There are no easy answers and a lot of these young people are not capable of holding a 9 to 5 job or following a rigid curriculum.
  • Sherilyn R. (St George, UT)
    Life on the edge.
    Katherine Seligman's book "At the edge of the Haight" is a thoroughly engrossing and thought provoking story about Maddie, her dog Root (one of my favorite characters) and the friends who have become her family while living on the streets in San Francisco.

    The book is both a coming of age story and a mystery. It is at times tender, hostile and violent. It makes one feel the anxiety, fear and utter tediousness of life on the street.

    Seligman has given us a taught, well written story with an interesting plot and well developed characters.

    I enjoyed reading this book as it gave me an entree into the world of the homeless. While I am more empathetic as a result of reading this book, I have to say it did not increase my understanding of why anyone would choose this lifestyle if other options were open to them.

    I would recommend this book to older young adults and the general public. It would make a great book for discussing in a book club.
  • Carol R. (North Mankato, MN)
    A Glimpse Into Another World
    Everyone has a story, even those nameless homeless people we like to pretend we don't see. I was drawn in to this book and Maddy's story. Her path to homelessness is probably similar to most and includes parenting failures, poverty, drug abuse and lack of a support system. I found myself wondering why anyone living on the street would not accept help or a path out. I really wanted Maddy to find her voice. This book will stick with me for a long time to come. Most of all, I want to know where Maddy is now...I wanted her to find her way out.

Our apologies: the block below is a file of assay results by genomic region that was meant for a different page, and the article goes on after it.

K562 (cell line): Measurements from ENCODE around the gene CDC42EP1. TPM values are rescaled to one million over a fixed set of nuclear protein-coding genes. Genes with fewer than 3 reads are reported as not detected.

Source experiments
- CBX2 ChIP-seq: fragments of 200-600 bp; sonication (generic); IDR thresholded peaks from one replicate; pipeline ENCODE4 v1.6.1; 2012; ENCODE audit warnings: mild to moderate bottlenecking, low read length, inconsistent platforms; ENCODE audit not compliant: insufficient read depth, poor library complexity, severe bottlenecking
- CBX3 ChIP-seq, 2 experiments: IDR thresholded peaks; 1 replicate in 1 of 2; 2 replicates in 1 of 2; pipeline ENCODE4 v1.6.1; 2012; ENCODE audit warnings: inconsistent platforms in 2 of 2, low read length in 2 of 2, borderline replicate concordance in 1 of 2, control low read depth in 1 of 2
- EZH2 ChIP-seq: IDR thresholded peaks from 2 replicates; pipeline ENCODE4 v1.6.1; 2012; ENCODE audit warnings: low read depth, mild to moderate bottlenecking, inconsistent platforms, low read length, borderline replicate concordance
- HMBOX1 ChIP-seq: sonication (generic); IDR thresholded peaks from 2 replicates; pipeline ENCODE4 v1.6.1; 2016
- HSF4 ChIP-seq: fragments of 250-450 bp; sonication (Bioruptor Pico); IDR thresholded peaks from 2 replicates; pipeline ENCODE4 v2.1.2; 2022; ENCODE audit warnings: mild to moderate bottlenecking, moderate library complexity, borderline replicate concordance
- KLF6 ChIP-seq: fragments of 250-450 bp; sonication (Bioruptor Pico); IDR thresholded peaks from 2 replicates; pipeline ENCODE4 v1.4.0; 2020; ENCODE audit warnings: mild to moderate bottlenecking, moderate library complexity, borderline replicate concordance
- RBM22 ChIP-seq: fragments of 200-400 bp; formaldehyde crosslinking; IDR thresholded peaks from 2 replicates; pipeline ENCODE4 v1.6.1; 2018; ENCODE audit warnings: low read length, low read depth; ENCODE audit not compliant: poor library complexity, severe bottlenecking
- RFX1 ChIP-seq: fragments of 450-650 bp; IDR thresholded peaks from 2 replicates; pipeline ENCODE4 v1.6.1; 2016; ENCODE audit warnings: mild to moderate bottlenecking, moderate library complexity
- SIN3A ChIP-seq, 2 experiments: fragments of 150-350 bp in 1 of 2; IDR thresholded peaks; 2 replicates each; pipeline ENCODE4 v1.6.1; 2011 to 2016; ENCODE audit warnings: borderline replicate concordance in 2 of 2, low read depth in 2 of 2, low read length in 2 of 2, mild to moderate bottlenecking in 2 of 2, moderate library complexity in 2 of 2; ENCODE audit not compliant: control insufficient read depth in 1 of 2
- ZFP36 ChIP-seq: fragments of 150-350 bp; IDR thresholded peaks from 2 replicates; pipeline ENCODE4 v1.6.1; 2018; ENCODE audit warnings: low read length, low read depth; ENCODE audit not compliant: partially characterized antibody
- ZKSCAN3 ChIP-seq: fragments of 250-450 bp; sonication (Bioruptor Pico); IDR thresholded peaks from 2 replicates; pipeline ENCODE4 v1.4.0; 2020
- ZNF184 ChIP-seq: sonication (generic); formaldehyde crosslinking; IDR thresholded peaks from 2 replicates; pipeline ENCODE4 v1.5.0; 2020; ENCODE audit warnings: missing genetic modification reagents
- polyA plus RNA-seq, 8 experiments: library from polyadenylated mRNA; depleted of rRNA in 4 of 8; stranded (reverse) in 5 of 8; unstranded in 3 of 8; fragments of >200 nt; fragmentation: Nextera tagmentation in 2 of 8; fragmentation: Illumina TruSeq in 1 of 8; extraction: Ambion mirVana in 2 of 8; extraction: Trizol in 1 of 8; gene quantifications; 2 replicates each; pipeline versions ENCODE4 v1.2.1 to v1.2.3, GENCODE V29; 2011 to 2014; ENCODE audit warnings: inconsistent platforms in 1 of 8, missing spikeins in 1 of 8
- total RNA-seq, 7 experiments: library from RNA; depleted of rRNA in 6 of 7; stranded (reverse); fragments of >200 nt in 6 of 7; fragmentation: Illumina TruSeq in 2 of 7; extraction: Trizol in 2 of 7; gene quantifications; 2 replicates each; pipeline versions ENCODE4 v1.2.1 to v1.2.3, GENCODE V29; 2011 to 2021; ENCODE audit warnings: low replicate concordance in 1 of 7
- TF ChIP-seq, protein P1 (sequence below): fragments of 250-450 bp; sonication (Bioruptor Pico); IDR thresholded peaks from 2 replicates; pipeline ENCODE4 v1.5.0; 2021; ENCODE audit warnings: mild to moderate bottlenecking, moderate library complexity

• Connie L. (Bartlesville, OK)
    At the Edge of Survival
    "How does it feel to be on your own - with no direction home?" - Bob Dylan
    The book gives a glimpse of the homeless life, as we get to know a small group of young people loosely banded together to survive on the streets of San Francisco. They intermittently cling to one another, but their friendships are fragile because they are wounded, haunted and hampered by their pasts.
    I was engaged and fascinated, learning about a life completely outside my own experience. It struck me soundly, seeing the tragic effects of parental dysfunction and disintegration on their children's lives.
    The story was made believable to me, but it was a bit disjointed, and I wish the characters had been drawn with more depth.
    Seligman shows a different world than most of us inhabit, and gives "living on the edge" a jarring new meaning. Reading At the Edge of Survival gave me new insight, and I value it for that reason.
  • Peggy A. (Fairfax, VA)
    At the Edge of the Haight
    Why would a young person choose to live as a homeless person?

    At age 18 Maddy Donaldo went to San Francisco to live on the streets and parks of Haight/Ashbury. Along with others she met she begs for money and eats out of garbage cans. She sleeps in shelters, on the ground in the park, in abandoned houses or store doorways during summer heat and cold rainy winters.

    I liked this book and would recommend it as an eye opener to the struggles of the homeless and how they deal with life; one day at a time.